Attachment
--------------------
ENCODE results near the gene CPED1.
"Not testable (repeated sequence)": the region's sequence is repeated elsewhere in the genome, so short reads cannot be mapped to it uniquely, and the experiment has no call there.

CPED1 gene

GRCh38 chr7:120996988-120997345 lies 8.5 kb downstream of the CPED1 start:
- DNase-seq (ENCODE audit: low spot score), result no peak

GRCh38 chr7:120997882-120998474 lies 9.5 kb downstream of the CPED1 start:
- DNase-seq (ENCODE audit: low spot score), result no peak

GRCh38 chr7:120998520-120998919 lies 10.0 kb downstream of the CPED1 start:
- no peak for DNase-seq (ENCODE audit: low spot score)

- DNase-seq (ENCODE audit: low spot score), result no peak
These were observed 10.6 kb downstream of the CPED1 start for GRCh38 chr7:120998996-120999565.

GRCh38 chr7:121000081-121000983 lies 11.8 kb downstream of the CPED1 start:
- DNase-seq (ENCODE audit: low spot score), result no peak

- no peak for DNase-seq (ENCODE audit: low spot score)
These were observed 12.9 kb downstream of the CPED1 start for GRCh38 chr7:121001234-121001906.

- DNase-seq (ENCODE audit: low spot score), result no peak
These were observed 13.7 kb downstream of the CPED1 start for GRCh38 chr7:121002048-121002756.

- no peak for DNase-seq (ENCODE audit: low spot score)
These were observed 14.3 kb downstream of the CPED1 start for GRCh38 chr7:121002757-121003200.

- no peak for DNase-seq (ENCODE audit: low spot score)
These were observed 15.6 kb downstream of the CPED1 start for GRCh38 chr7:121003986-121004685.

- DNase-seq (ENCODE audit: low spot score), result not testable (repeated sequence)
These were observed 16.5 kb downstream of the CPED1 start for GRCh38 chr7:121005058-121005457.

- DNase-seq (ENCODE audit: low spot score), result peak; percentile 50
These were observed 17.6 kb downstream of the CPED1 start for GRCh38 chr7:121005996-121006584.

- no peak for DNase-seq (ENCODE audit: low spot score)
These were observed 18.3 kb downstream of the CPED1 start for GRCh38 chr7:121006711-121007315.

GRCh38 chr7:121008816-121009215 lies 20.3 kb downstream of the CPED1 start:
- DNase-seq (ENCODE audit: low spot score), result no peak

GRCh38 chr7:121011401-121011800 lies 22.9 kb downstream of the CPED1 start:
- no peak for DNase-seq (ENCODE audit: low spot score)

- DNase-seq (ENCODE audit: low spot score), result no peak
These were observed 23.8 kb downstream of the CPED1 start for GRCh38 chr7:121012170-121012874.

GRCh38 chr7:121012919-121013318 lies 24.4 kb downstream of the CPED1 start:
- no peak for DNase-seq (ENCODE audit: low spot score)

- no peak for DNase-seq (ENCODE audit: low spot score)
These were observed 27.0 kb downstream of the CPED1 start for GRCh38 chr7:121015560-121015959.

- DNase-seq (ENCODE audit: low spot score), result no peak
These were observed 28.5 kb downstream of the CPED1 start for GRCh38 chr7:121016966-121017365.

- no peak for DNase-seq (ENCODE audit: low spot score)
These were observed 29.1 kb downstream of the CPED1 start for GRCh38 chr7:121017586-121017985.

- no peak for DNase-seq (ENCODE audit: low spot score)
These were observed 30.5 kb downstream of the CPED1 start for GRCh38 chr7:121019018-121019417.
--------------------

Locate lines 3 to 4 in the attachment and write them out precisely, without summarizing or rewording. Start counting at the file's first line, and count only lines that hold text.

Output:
CPED1 gene

GRCh38 chr7:120996988-120997345 lies 8.5 kb downstream of the CPED1 start: